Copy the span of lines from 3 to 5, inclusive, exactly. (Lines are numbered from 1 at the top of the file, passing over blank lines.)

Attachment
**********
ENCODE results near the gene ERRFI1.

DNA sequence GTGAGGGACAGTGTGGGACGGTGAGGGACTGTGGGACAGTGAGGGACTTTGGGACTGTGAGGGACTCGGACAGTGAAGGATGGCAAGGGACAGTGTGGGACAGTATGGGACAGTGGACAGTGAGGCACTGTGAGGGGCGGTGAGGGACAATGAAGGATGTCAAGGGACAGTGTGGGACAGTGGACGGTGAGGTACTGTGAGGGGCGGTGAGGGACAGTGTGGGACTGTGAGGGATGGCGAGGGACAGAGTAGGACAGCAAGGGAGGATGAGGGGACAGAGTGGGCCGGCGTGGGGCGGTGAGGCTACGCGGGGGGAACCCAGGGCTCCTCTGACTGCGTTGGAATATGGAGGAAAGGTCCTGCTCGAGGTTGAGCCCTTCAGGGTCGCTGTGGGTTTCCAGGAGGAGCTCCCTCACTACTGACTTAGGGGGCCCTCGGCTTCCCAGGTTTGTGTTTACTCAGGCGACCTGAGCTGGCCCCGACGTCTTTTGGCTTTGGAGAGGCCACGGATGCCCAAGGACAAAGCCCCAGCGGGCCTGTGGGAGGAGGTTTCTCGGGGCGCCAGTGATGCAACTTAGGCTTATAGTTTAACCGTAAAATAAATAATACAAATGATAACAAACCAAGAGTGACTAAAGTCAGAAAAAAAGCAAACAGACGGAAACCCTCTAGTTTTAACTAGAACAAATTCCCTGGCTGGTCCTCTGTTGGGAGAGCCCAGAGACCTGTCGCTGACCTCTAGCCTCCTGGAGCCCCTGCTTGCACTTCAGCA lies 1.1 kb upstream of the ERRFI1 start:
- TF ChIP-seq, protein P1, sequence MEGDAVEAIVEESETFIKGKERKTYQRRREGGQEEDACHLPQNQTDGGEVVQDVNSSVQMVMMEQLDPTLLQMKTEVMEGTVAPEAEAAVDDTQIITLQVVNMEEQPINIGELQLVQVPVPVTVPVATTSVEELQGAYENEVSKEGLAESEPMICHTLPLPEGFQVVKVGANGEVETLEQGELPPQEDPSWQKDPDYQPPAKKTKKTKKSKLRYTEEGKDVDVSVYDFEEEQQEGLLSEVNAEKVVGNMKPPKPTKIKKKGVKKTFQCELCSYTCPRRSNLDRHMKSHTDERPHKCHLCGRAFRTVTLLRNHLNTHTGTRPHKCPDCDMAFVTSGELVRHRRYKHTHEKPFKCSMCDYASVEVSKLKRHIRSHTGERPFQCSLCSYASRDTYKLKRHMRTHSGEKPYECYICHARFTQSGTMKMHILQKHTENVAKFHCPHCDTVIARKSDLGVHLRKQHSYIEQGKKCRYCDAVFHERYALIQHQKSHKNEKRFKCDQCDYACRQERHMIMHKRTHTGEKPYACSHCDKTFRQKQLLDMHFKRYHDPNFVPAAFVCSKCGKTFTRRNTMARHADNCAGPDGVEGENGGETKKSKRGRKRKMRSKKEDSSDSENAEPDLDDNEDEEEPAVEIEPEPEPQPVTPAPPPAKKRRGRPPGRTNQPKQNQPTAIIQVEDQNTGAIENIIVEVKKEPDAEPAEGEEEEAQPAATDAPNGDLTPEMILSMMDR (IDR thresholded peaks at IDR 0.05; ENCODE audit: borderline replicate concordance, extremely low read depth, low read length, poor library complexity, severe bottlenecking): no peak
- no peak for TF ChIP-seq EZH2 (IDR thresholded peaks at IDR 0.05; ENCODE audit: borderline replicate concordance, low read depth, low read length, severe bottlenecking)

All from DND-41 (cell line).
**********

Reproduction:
- TF ChIP-seq, protein P1, sequence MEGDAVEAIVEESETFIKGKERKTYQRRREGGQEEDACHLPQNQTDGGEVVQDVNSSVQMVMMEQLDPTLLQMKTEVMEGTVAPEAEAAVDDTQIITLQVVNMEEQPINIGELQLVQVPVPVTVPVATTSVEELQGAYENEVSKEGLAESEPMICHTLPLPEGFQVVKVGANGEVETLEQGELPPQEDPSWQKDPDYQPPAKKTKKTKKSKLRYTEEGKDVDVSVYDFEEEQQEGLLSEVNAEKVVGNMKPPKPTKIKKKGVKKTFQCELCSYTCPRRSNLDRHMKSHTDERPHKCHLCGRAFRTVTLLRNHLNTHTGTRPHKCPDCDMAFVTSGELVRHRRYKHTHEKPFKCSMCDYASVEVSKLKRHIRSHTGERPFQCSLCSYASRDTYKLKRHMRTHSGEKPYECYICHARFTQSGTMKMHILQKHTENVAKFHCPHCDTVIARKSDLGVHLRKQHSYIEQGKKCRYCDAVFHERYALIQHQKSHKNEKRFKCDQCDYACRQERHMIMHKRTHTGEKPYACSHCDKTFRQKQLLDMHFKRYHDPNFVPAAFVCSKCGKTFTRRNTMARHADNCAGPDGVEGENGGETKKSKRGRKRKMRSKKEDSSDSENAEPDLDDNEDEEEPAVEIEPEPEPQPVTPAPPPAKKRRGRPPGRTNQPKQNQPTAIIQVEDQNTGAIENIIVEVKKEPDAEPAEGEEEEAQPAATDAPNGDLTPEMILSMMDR (IDR thresholded peaks at IDR 0.05; ENCODE audit: borderline replicate concordance, extremely low read depth, low read length, poor library complexity, severe bottlenecking): no peak
- no peak for TF ChIP-seq EZH2 (IDR thresholded peaks at IDR 0.05; ENCODE audit: borderline replicate concordance, low read depth, low read length, severe bottlenecking)

All from DND-41 (cell line).